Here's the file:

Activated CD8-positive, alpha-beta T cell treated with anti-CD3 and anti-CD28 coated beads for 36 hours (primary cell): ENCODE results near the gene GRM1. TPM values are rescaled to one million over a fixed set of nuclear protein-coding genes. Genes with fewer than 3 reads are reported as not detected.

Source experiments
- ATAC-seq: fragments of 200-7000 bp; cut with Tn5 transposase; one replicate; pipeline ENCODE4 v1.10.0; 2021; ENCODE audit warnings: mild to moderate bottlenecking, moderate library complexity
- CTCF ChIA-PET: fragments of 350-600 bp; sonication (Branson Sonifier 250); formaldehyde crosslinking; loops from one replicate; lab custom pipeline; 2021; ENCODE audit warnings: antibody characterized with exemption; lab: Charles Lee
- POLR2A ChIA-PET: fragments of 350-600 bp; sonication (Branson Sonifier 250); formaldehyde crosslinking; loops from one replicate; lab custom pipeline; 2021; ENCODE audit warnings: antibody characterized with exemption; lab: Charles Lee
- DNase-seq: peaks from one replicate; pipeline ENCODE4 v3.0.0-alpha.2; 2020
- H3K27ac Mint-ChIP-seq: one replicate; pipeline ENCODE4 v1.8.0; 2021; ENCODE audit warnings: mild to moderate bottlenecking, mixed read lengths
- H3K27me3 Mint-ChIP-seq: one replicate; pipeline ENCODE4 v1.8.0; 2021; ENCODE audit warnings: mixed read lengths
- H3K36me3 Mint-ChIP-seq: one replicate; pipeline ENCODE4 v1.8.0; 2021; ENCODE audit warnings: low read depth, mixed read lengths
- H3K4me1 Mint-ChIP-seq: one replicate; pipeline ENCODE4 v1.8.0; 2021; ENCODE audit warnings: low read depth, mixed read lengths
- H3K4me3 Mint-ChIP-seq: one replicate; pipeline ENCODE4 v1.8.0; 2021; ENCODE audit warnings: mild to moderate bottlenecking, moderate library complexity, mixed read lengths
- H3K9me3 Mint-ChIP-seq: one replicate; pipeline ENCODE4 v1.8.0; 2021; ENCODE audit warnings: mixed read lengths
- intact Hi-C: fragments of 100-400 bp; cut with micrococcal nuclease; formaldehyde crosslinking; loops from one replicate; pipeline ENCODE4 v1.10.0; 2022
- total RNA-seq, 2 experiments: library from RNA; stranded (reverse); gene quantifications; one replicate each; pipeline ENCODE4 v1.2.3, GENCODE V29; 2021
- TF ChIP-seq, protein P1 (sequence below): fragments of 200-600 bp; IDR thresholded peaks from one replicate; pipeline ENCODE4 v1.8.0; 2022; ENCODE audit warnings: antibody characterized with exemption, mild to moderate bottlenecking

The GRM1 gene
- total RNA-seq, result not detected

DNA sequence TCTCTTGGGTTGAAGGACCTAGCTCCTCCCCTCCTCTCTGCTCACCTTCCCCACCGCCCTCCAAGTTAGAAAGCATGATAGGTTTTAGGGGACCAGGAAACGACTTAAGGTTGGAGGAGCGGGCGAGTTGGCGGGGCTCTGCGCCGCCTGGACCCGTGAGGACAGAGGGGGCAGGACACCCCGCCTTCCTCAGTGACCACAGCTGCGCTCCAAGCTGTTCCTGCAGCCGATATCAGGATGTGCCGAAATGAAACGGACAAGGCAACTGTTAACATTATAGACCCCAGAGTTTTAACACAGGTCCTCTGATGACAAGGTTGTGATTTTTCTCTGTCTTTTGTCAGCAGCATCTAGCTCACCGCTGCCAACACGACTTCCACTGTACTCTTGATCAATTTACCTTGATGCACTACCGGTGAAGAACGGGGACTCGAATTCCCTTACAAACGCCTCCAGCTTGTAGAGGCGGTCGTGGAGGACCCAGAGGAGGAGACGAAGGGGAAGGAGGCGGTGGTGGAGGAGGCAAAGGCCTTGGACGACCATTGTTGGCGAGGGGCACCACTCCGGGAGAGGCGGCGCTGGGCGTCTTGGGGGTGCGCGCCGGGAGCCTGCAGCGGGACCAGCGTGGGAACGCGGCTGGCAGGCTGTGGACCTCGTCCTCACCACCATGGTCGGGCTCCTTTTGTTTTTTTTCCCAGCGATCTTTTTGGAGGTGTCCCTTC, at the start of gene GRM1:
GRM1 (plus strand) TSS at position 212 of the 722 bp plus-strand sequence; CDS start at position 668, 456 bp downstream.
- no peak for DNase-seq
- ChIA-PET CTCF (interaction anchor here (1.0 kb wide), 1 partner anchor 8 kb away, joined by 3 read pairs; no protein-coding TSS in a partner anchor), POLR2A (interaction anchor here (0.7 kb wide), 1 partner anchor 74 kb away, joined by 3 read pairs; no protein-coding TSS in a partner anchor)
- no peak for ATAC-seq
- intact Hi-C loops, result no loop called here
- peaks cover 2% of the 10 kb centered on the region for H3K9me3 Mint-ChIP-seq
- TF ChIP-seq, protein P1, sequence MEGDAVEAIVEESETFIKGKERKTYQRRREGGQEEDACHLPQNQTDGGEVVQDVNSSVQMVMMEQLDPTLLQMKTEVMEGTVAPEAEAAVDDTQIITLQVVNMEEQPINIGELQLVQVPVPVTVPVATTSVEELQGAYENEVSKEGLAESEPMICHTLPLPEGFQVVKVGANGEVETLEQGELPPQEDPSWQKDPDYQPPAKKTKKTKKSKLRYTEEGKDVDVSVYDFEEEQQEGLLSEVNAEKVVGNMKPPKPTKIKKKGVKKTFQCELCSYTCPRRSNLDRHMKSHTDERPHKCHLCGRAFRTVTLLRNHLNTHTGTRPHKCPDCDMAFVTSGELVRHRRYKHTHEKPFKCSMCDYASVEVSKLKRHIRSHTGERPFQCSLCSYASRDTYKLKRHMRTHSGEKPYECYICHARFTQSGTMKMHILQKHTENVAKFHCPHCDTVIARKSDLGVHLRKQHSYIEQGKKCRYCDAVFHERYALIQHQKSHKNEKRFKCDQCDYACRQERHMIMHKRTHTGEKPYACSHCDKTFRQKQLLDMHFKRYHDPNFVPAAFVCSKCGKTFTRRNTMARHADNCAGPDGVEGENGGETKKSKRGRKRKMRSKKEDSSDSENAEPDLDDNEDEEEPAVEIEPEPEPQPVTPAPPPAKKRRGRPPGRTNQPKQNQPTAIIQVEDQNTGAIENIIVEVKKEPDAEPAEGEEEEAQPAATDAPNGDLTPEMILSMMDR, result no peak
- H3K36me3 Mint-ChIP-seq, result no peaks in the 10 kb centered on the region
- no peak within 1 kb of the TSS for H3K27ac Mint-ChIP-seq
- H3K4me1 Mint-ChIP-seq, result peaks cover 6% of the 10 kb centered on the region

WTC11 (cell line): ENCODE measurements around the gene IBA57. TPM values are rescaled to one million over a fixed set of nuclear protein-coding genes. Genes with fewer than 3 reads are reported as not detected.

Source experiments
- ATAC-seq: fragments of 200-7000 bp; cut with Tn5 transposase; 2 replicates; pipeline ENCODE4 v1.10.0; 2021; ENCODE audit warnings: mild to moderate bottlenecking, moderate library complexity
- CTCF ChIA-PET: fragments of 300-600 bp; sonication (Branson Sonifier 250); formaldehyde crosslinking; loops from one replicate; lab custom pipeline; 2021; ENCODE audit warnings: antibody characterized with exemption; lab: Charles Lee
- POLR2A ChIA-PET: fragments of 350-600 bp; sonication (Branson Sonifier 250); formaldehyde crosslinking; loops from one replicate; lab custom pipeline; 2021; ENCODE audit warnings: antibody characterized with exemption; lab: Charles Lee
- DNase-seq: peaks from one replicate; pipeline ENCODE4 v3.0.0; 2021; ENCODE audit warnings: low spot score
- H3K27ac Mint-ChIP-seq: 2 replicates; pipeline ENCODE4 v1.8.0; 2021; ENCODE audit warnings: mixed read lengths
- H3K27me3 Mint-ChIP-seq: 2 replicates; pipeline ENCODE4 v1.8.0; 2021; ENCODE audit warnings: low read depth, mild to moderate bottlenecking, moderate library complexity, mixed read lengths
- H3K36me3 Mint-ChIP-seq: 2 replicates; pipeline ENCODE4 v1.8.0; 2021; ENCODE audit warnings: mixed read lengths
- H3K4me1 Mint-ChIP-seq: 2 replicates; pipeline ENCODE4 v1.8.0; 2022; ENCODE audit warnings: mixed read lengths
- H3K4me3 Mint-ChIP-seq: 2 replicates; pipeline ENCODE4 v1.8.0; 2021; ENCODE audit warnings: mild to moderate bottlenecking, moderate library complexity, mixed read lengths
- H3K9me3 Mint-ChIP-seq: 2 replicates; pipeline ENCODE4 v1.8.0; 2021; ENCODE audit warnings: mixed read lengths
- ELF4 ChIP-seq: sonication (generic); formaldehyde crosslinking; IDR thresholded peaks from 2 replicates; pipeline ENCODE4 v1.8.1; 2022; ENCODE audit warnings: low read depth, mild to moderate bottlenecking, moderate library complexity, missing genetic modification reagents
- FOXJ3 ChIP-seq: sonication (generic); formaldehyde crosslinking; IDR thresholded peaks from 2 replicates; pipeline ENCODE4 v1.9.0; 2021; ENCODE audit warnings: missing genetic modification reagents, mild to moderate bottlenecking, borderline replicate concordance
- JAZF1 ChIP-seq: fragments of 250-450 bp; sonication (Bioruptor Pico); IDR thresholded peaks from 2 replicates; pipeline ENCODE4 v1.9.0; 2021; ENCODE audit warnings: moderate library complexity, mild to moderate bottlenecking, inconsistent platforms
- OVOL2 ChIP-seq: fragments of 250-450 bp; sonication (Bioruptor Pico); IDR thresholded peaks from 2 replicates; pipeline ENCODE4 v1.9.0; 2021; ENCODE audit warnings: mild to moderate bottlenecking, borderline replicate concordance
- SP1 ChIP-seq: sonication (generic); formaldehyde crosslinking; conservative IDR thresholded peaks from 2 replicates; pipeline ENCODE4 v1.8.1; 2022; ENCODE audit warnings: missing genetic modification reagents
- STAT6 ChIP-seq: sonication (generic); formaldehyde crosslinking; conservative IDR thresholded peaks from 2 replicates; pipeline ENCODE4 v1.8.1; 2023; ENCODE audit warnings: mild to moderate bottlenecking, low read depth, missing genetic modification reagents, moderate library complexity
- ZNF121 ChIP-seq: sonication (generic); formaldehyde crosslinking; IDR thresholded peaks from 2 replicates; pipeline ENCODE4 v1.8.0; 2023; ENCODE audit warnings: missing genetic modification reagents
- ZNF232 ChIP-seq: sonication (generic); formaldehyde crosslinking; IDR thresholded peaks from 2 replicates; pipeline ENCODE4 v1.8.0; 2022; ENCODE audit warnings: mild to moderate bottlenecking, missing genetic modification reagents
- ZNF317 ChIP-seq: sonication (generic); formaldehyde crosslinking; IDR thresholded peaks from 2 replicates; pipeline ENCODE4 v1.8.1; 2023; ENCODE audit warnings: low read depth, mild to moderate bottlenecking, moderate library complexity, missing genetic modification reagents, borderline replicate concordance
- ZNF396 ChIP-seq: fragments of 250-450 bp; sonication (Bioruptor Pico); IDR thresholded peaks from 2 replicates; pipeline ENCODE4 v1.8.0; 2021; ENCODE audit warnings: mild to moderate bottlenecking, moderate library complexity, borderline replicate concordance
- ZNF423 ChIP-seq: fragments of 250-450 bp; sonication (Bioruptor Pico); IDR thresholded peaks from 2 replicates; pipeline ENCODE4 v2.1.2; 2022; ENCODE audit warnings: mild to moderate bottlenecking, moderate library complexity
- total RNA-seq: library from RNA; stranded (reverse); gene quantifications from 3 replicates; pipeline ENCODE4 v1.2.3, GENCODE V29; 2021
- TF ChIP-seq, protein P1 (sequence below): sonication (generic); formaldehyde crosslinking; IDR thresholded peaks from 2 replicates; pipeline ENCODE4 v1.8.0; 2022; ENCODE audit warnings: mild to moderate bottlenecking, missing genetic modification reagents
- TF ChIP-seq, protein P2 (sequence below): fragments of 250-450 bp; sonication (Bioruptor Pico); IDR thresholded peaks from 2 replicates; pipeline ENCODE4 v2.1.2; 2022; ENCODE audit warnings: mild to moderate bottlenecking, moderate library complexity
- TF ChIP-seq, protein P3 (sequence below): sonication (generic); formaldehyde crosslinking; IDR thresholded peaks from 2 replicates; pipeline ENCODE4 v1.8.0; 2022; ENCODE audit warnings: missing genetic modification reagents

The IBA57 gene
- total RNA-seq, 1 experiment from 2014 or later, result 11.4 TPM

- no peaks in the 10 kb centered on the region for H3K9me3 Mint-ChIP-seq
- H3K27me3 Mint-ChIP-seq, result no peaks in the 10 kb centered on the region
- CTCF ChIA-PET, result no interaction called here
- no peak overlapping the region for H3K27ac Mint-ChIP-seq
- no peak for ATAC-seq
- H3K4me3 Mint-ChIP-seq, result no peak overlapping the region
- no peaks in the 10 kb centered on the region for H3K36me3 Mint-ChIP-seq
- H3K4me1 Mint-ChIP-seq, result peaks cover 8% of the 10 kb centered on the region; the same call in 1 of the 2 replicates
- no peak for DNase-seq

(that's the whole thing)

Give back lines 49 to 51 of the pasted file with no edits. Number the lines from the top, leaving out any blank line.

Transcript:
- ZNF317 ChIP-seq: sonication (generic); formaldehyde crosslinking; IDR thresholded peaks from 2 replicates; pipeline ENCODE4 v1.8.1; 2023; ENCODE audit warnings: low read depth, mild to moderate bottlenecking, moderate library complexity, missing genetic modification reagents, borderline replicate concordance
- ZNF396 ChIP-seq: fragments of 250-450 bp; sonication (Bioruptor Pico); IDR thresholded peaks from 2 replicates; pipeline ENCODE4 v1.8.0; 2021; ENCODE audit warnings: mild to moderate bottlenecking, moderate library complexity, borderline replicate concordance
- ZNF423 ChIP-seq: fragments of 250-450 bp; sonication (Bioruptor Pico); IDR thresholded peaks from 2 replicates; pipeline ENCODE4 v2.1.2; 2022; ENCODE audit warnings: mild to moderate bottlenecking, moderate library complexity